Matt Hancock has been asked for a public apology by the son of a doctor who died after warning the Government about a lack of PPE.
On Tuesday morning the Health Secretary took part in a live phone-in with Nick Ferrari on LBC, taking questions from members of the public.
The first question came from Intisar Chowdhury, the son of Dr Abdul Mabud Chowdhury, who died earlier this month with Covid-19.
Five days before he was admitted to hospital, Dr Chowdhury, 53, wrote a Facebook post asking Boris Johnson to urgently provide every NHS worker with personal protective equipment (PPE).
Dr Chowdhury, a consultant urologist, died with Covid-19 in early April two weeks after making the plea.
Referencing the fact that around 100 NHS staff have died with the virus, Mr Chowdhury asked Mr Hancock: “Do you regret not taking my dad’s concerns, my 11-year-old sister’s dad’s concerns and my wife’s husband’s concerns seriously enough for my dad that we’ve all lost?”
The Health Secretary replied: “Intisar, I’m really sorry about your dad’s death and I have seen the comments you’ve made and what you’ve said in public and I think it’s very brave of you.
“We took very, very seriously what your father said and we’ve been working around the clock to ensure that there’s enough protective equipment.
“In the case of anybody who works in the NHS or in social care and has died from coronavirus we look into it in each case to find out the reasons where they might have caught it and what lessons we can learn.”
Mr Hancock said policies had been changed as more is learned about coronavirus, giving the example of changing guidance on funeral attendance after seeing 13-year-old Ismail Mohamed Abdulwahab buried without his family.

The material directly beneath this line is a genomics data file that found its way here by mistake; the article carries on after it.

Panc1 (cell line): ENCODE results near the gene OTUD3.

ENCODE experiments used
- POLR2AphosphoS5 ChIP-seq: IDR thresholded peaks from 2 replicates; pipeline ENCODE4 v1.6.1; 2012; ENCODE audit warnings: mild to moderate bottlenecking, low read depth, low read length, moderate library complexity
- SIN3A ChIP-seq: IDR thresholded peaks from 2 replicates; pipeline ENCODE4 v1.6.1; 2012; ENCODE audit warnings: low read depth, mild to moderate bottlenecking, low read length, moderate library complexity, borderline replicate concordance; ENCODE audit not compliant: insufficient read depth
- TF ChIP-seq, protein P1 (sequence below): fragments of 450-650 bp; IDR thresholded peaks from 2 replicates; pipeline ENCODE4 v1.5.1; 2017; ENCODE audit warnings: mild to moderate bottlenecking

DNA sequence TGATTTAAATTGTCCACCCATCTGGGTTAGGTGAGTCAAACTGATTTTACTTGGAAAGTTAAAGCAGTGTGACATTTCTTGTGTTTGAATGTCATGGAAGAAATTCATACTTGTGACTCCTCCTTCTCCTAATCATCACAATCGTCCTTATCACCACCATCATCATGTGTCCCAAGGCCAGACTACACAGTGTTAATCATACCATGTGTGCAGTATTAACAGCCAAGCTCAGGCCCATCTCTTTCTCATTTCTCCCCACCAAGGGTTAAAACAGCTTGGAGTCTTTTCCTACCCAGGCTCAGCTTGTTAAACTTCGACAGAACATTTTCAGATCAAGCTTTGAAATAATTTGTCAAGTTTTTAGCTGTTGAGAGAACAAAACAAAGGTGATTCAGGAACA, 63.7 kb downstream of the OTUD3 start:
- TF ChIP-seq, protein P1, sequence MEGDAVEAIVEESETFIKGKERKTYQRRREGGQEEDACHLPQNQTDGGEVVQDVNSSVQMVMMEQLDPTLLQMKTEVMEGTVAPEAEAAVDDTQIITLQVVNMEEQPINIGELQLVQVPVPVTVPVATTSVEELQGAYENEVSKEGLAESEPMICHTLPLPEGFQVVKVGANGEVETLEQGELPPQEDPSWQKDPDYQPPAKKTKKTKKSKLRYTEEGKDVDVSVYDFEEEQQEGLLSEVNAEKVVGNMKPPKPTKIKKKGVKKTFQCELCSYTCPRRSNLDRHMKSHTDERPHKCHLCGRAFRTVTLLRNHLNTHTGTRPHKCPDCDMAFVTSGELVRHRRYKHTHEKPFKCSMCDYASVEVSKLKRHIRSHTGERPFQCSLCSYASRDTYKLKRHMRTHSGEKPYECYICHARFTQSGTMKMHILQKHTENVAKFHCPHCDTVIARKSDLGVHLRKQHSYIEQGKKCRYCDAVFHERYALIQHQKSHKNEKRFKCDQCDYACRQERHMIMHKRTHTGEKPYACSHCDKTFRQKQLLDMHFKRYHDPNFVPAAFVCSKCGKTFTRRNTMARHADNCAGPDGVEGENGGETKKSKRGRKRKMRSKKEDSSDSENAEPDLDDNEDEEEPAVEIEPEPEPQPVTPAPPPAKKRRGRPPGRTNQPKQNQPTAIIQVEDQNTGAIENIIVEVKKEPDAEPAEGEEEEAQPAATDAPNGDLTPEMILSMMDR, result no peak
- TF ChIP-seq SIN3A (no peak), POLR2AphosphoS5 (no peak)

He also said that thousands of people were “doing everything they can” to solve issues with PPE despite complicated logistical problems.
Mr Hancock was then asked to publicly acknowledge that mistakes had been made.
Mr Chowdhury said: “The public is not expecting the Government to handle this perfectly – none of us are expecting perfection, we’re expecting progression.
“We just want you to openly acknowledge that there have been mistakes in handling the virus, especially to me and to so many families that have really lost loved ones as a result of this virus and probably as a result of the Government not handling it seriously enough.
“Openly acknowledging your mistake is not an admission of guilt, it is genuinely just making you seem more human.”
Mr Chowdhury then asked for a public apology on Tuesday, referencing the daily Downing Street press conference as an opportunity.
Mr Hancock replied: “I think that it is very important that we’re constantly learning about how to do these things better and I think listening to the voices on the frontline is a very, very important part of how we improve.”
Mr Ferrari then passed on condolences to Mr Chowdhury on behalf of him and the Health Secretary, who added “absolutely”.